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dc.contributor.advisorKusno, Abidin
dc.contributor.authorBonham, Jeremyen_US
dc.date.accessioned2018-06-29T00:35:28Z
dc.date.available2018-06-29T00:35:28Z
dc.date.issued2017
dc.identifierMESMP02865
dc.identifier.citationMajor Paper, Master of Environmental Studies, Faculty of Environmental Studies, York University
dc.identifier.urihttp://hdl.handle.net/10315/34729
dc.description.abstractThe purpose of this study was to determine if there was a gap in the planning of affordable social housing and the accessibility of communities in which this housing is built. The assumption being that due to the rental process of social housing in Ontario, that people with impairments had little to no choice in which communities they lived and were therefore essentially forced to live in communities that were inaccessible and that through better planning this could be minimized. In an effort to establish context, in depth literature reviews were conducted to define concepts such as disability, community, social housing, social capital, participation, and place attachment. By defining and explaining these terms a better understanding of the importance of community integration for those with impairments was gained. This study then utilized two case study buildings, Lakeside Residences in Keswick and The Richmond Hill Hub in Richmond Hill in an effort to compare the experiences of tenants with impairments living in these communities. Tenants with impairments were interviewed and asked about why they were living where they did, what their experiences with the built environment were like, and whether they felt they were able to integrate with the community. The results of this research showed that the rental process for York Region actually does allow for a lot of choice for tenants when it comes to the communities in which they live as all tenants expressed that they lived where they were due to their own choosing. However, the tenants still felt that the surrounding community was inaccessible and that they were struggling to integrate into the communities due to the inaccessibility. It was concluded that issues of inaccessibility within the built environment stemmed from a rooted societal understanding of disability, and the responsibilities of upper and lower tier governments in regards to planning. A phenomenological approach to planning was suggested as a possible solution for planning future social housing complexes in an effort to house tenants in communities of their choosing that are more accessible.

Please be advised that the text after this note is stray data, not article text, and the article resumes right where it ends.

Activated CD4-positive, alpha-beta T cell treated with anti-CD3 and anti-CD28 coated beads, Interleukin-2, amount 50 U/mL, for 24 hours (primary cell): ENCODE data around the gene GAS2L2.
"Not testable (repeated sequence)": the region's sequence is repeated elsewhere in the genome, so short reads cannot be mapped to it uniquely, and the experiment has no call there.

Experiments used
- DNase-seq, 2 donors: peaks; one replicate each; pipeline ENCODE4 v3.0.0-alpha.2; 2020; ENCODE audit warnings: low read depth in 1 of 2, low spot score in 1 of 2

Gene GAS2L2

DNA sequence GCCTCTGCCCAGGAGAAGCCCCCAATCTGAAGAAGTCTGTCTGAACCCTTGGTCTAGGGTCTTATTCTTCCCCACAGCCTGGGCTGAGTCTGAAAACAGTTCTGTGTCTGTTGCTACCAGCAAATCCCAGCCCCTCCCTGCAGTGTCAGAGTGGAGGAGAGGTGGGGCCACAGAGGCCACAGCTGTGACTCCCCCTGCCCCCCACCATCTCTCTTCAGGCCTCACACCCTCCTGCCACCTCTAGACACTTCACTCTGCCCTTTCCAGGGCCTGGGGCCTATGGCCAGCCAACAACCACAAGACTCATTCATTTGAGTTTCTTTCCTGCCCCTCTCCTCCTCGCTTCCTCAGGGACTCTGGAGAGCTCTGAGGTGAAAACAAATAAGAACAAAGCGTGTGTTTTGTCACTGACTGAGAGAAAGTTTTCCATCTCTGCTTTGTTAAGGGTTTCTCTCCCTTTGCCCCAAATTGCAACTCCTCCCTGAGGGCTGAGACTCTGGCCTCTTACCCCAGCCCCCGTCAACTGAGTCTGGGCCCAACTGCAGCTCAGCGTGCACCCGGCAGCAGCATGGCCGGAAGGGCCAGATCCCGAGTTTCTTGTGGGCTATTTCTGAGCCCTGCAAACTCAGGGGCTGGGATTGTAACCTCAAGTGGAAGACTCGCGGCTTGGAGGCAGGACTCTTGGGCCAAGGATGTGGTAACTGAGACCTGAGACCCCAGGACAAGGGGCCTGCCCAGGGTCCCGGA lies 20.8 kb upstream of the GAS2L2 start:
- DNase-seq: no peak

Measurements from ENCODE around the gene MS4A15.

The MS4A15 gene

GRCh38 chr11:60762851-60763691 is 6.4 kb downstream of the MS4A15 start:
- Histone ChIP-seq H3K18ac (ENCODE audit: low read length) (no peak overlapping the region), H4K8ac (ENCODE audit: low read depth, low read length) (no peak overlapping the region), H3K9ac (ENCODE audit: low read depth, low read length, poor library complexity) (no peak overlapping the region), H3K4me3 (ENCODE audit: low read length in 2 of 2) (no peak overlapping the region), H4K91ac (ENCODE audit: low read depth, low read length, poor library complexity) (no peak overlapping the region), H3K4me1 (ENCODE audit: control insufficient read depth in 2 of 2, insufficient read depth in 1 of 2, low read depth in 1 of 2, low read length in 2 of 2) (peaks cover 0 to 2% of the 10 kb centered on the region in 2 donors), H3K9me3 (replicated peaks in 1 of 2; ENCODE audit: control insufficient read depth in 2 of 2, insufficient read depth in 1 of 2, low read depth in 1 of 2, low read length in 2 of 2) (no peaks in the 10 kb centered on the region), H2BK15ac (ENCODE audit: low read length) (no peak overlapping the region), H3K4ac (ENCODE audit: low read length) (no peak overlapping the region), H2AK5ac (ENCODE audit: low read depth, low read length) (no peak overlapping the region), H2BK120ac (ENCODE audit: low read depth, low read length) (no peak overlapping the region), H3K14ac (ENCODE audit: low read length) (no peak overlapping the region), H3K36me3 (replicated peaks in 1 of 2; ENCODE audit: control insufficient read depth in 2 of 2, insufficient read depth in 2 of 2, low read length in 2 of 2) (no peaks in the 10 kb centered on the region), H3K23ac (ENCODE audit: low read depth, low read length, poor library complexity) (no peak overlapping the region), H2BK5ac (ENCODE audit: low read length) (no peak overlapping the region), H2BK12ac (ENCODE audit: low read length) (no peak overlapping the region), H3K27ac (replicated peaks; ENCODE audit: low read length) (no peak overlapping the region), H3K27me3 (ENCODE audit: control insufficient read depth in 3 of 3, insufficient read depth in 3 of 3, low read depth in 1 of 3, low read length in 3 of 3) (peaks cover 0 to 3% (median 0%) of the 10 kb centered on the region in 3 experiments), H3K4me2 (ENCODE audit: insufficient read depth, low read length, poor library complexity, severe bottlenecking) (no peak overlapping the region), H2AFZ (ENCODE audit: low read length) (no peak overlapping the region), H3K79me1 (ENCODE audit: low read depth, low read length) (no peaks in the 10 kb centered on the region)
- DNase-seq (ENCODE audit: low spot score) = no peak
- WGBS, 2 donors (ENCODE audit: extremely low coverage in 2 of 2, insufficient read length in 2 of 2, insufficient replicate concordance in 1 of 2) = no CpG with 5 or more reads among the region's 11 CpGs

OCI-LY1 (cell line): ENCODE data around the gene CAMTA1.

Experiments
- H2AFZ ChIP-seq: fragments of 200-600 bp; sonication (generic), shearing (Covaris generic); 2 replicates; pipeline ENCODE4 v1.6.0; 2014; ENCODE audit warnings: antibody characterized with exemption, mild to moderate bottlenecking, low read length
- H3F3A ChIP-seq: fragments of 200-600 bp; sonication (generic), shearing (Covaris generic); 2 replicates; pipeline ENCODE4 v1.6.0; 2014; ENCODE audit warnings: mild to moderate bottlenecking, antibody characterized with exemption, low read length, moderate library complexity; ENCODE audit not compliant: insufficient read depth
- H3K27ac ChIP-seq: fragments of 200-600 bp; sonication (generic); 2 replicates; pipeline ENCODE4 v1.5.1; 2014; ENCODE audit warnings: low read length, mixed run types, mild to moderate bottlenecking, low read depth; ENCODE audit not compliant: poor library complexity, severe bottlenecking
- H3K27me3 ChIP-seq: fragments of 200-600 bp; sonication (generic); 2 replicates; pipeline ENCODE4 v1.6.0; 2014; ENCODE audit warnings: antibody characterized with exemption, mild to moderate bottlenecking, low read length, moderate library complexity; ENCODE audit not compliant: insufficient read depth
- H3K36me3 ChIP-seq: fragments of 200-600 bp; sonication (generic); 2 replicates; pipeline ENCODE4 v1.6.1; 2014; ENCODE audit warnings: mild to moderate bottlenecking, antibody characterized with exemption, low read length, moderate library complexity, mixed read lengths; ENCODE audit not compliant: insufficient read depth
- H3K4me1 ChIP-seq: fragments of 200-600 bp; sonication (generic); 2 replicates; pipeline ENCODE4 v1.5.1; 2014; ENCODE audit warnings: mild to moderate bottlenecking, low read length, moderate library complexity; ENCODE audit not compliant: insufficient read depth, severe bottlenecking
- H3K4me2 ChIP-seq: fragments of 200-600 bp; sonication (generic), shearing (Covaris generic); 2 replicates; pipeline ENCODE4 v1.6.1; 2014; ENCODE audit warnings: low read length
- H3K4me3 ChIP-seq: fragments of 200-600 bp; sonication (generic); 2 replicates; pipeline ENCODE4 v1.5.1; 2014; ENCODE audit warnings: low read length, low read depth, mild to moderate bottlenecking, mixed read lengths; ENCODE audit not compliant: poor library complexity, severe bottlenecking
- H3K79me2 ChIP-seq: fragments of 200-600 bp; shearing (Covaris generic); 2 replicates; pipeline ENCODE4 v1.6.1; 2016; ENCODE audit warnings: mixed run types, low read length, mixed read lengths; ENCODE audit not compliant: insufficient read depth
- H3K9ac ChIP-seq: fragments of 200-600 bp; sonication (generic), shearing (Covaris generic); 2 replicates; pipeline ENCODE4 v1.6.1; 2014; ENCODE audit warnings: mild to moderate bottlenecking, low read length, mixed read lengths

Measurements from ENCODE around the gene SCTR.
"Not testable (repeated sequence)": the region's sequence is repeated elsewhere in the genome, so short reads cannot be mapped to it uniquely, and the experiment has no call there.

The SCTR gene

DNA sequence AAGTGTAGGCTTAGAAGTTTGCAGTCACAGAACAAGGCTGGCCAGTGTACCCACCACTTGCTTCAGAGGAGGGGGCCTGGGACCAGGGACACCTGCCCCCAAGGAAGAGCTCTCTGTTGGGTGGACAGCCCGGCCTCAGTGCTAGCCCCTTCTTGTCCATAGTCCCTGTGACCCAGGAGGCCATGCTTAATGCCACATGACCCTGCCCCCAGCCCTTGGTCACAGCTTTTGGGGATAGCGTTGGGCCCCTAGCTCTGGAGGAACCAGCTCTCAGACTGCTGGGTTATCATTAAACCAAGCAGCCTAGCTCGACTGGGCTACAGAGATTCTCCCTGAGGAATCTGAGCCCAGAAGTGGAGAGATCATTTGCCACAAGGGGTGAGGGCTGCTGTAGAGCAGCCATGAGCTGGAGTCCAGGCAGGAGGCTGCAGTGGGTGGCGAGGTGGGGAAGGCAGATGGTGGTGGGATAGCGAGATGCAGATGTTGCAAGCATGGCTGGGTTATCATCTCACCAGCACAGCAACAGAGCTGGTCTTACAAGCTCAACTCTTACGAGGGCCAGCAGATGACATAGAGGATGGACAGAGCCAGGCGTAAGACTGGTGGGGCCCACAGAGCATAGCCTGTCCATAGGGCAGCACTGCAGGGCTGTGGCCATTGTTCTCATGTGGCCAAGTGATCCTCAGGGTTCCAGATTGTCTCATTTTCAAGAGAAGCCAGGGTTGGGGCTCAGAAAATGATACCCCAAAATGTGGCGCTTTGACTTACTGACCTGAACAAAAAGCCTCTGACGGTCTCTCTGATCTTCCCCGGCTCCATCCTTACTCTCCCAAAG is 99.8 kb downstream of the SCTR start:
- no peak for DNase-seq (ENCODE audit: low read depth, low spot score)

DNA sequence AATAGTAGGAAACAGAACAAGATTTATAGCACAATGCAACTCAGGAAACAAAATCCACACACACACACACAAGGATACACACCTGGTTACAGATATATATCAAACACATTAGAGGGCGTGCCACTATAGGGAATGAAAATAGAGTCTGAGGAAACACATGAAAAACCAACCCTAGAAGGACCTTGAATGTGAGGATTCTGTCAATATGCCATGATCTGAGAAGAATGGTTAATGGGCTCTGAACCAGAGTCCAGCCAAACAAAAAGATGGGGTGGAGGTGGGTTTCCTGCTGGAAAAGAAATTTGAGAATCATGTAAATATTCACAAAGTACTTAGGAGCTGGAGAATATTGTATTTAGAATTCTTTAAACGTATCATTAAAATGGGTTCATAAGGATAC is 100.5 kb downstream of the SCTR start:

dc.language.isoen
dc.rightsAuthor owns copyright, except where explicitly noted. Please contact the author directly with licensing requests.
dc.titleThe Production of Disability Through the Built Environment Surrounding Social Housing
dc.typeMajor Paper
dc.date.updated2018-06-29T00:35:28Z
dc.subject.keywordsHousing
dc.subject.keywordsDisability
dc.subject.keywordsAccessibility
dc.subject.keywordsBuilt Environment
dc.subject.keywordsUrban Planning


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